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John Marks  |  Aug 28, 2005  |  0 comments
A Love Supreme: The Story of John Coltrane's Signature Album
by Ashley Kahn; Foreword by Elvin Jones. New York, Viking Books, 2002; hardcover, 260 pages, 9" by 8". $27.95.
Keith Howard  |  Jul 31, 2005  |  First Published: Jul 01, 2005  |  0 comments
If there is one thing I've learned in almost 28 years (ouch) of audio writing, it's that audience reaction is fickle. Sometimes readers will swallow the most contentious pronouncements without indigestion, only to choke on throwaway lines you've invested with little importance. It just goes to confirm that human communication involves senders and receivers, and they aren't always in synchrony.
Stereophile Staff  |  Mar 16, 2005  |  First Published: Apr 16, 2005  |  0 comments
FM Antennae
Wes Phillips  |  Apr 01, 2005  |  0 comments
Note: These photos are a companion scrapbook to Wes Phillips' eNewsletter report.
Keith Howard  |  May 01, 2005  |  First Published: Apr 01, 2005  |  0 comments
If you missed Part 1 of this article (Stereophile, January 2005), or it has faded in your memory, here's a résumé. (Readers who recall Part 1 with crystalline clarity, please skip to paragraph four.) The accurate measuring of loudspeakers requires that the measurements be taken in a reflection-free environment. Traditionally, this has meant that the speaker be placed atop a tall pole outdoors or in an anechoic chamber. Both of these options are hedged around with unwelcome implications of cost and practicality. To overcome these and allow quasi-anechoic measurements to be performed in normal, reverberant rooms, time-windowed measurement methods were developed that allow the user to analyze only that portion of the speaker's impulse response that arrives at the microphone ahead of the first room reflection. MLSSA from DRA Labs is the best-known measurement system to work on this principle, and both John Atkinson and I use it in the course of preparing our loudspeaker reviews.
Keith Howard  |  Jan 30, 2005  |  0 comments
Pick an expletive—one you would normally use to express deep intellectual frustration—but don't vocalize it. Hold it in reserve for a few minutes, letting it simmer to concentrate its intensity. I'll tell you when to let rip.
John Marks  |  Aug 01, 2004  |  First Published: Jul 01, 2004  |  0 comments
TEMPLES OF SOUND: Inside the Great Recording Studios
by Jim Cogan and William Clark; Foreword by Quincy Jones
San Francisco: Chronicle Books, 2003. Softcover, 7.5" by 10", 224 pp. $24.95. ISBN 0-8118-3394-1.
Keith Howard  |  May 02, 2004  |  First Published: Apr 01, 2004  |  0 comments
Looked at from one viewpoint, DVD-Audio and SACD appear to be exercises in sheer profligacy. In the case of DVD-A, why provide a maximum bandwidth almost five times what is conventionally taken to be the audible frequency range, and couple it to a dynamic-range capability far in excess of that achievable by the microphones used to record the sound? In the case of SACD, why provide a potential bandwidth in excess of 1.4MHz, only to fill more than 95% of it with quantization noise?
Keith Howard  |  Feb 08, 2004  |  First Published: Jan 01, 2004  |  0 comments
The Compact Disc clearly hasn't read the script. At a time when, in the autumn of its commercial life, the format is supposed to be stepping aside to allow younger blood to succeed it, CD has instead in recent years enjoyed something of a revival in audiophile opinion. While SACD and DVD-Audio, rather strutting and fretting their hour upon the stage, are doing more plain fretting than anything, the best in CD sound quality has improved sufficiently for some to question whether we need the new media at all.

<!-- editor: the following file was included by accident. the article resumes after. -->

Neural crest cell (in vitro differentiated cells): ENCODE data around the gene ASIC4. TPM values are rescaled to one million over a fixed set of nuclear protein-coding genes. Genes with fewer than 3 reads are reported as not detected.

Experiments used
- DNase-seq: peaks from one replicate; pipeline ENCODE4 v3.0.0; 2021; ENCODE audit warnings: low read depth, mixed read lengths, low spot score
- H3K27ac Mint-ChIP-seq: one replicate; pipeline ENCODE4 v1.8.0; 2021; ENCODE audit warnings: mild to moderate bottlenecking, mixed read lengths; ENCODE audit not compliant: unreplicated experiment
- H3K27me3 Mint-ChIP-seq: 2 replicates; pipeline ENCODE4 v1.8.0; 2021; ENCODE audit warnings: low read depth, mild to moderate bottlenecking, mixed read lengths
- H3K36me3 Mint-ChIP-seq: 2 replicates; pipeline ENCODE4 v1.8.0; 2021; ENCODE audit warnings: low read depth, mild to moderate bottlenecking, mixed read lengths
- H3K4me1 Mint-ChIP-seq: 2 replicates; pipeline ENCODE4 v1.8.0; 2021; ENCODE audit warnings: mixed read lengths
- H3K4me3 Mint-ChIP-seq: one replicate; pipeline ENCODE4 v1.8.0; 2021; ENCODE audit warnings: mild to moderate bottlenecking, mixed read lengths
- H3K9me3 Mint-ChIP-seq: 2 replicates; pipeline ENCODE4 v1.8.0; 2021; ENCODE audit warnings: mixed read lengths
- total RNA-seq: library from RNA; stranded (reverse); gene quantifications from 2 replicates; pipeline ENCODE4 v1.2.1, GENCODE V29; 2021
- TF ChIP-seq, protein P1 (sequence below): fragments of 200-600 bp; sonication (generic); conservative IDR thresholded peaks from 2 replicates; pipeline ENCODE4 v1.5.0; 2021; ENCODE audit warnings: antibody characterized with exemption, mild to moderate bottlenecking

John Atkinson, Stephen Mejias  |  Dec 15, 2003  |  First Published: Dec 01, 2003  |  0 comments
Since 1992, Stereophile has recognized components that have proved capable of giving musical pleasure beyond the formal review period by naming its "Products of the Year." These are the components that can be recommended without any ifs or buts, that will grace any system in which they used.
John Atkinson  |  Jul 03, 2003  |  0 comments
The science of recording music is, to apply a metaphor from a very different context, akin to "breaking a butterfly on a wheel" (footnote 1). The art of recording is to make it appear as though that pinned insect could still take wing. I have been devoted to both the science and the art of recording music since 1965, when I was given a Grundig ¼" open-reel tape recorder as a birthday present. You could even say that my evolving interest in audio and my current position at the helm of Stereophile date back to my finding out how different a Shure SM57 dynamic cardioid microphone sounded from a Reslo Ribbon, even in mono, even at 3¾ips, when captured on that Grundig.
John Atkinson, Stephen Mejias  |  Dec 08, 2002  |  0 comments
For more than a decade now, Stereophile has recognized components that have proved capable of giving musical pleasure beyond the formal review period by naming its "Products of the Year."
Robert Baird, Richard Lehnert, Robert Levine  |  Nov 17, 2002  |  0 comments
And I used to think our annual "Records To Die For" issue was difficult. Whew! When it came down to choosing the 40 most influential rock/pop, jazz, and classical records of the past 40 years, during which this magazine has been the most honest and enjoyable source of high-end audio journalism, my initial list contained more than 200 choices. A painful paring-down process ensued, with input from every member of the Stereophile staff.

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